Christmas Eve, Scotia Sea, on passage between Malvinas/Falkland Islands and South Georgia, singing Christmas carols in different languages amongst fellow travelers from the four corners of the world. Ceremonial celebration on deck seven, presided by our captain, hotel manager and expedition leader and classical themes played by our two Chilean musicians. Safe and intimate atmosphere onboard whilst sailing the stormiest seas on earth. It’s hard to imagine a more dramatic setting for one of the holiest festivities of the Christian calendar.
Lectures and briefings filled up the day although not everybody made it to the lecture halls. We have crossed the Polar Front and we are now officially in Antarctic waters. And nobody but the weather set the rules. The ship has been rolling the whole day, maybe a little too much for those not yet used to southern high seas. But for those comfortable enough with the rhythmic gentle dance of the Fram, lectures on biodiversity, an icy cold convoy to Vostok base, explosive harpoons and old whaling station stories added knowledge into their Southern Ocean experience.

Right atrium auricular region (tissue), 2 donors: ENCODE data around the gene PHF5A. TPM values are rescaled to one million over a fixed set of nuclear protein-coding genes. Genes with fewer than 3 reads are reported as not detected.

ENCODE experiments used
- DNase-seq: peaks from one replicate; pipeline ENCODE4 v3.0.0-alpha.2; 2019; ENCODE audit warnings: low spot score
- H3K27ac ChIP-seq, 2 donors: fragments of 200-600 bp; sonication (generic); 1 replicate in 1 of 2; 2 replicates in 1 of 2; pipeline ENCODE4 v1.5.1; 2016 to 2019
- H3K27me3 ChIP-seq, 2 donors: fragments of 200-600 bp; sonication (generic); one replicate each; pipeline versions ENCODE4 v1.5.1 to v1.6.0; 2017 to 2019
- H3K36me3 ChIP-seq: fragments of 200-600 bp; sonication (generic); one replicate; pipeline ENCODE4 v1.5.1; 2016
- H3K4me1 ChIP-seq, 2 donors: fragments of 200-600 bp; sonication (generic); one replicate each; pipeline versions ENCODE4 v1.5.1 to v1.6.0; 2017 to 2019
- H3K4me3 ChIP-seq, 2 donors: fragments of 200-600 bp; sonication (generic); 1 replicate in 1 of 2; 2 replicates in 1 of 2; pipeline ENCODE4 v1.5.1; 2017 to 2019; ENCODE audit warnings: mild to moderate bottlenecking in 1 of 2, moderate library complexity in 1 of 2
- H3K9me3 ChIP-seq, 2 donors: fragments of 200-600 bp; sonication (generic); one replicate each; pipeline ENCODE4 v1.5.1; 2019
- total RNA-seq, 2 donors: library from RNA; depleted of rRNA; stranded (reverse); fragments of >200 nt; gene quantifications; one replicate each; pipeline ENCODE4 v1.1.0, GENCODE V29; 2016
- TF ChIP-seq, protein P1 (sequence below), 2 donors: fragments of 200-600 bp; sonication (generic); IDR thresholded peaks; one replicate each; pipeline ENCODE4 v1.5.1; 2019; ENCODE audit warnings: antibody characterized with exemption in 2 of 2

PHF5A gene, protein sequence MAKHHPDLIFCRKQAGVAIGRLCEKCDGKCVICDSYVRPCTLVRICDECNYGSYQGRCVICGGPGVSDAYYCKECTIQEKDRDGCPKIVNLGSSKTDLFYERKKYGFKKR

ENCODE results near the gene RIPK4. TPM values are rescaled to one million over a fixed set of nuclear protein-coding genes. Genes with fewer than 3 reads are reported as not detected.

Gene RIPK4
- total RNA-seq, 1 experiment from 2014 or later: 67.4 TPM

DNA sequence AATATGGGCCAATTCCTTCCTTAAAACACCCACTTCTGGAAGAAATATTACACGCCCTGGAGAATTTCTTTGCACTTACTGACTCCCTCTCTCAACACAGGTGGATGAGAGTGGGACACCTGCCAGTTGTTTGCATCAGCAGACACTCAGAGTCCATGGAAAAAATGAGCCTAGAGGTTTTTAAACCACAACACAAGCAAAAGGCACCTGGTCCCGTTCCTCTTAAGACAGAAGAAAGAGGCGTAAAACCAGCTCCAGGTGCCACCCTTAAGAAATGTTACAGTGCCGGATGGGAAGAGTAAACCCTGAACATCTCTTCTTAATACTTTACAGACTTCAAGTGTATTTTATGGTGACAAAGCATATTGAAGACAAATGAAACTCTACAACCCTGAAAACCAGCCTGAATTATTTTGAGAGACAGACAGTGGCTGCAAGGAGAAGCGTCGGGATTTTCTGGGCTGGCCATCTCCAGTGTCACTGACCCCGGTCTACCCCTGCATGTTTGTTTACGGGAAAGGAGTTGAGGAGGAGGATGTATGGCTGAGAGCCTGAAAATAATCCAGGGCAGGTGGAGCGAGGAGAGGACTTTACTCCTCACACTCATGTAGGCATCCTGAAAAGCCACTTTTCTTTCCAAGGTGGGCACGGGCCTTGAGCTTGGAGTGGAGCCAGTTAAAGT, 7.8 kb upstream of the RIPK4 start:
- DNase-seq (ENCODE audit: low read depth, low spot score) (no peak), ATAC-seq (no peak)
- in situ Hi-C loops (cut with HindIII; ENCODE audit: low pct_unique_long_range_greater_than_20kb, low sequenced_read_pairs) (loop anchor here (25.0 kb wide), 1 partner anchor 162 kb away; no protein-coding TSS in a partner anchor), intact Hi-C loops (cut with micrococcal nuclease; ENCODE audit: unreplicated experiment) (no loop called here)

South Georgia is just below the horizon. We can’t see it yet but we know that it is there, with its spectacular mountain ranges, lengthy glaciers and dramatic fjords, its huge colonies of Antarctic fur seals and King Penguins and its mythical remains related to some of the best Antarctic stories. Shackleton was there. And so were Cook, Weddell and Larsen. We are about to land at the Gateway to Antarctica, and with their exploits on mind enter into a world of legends.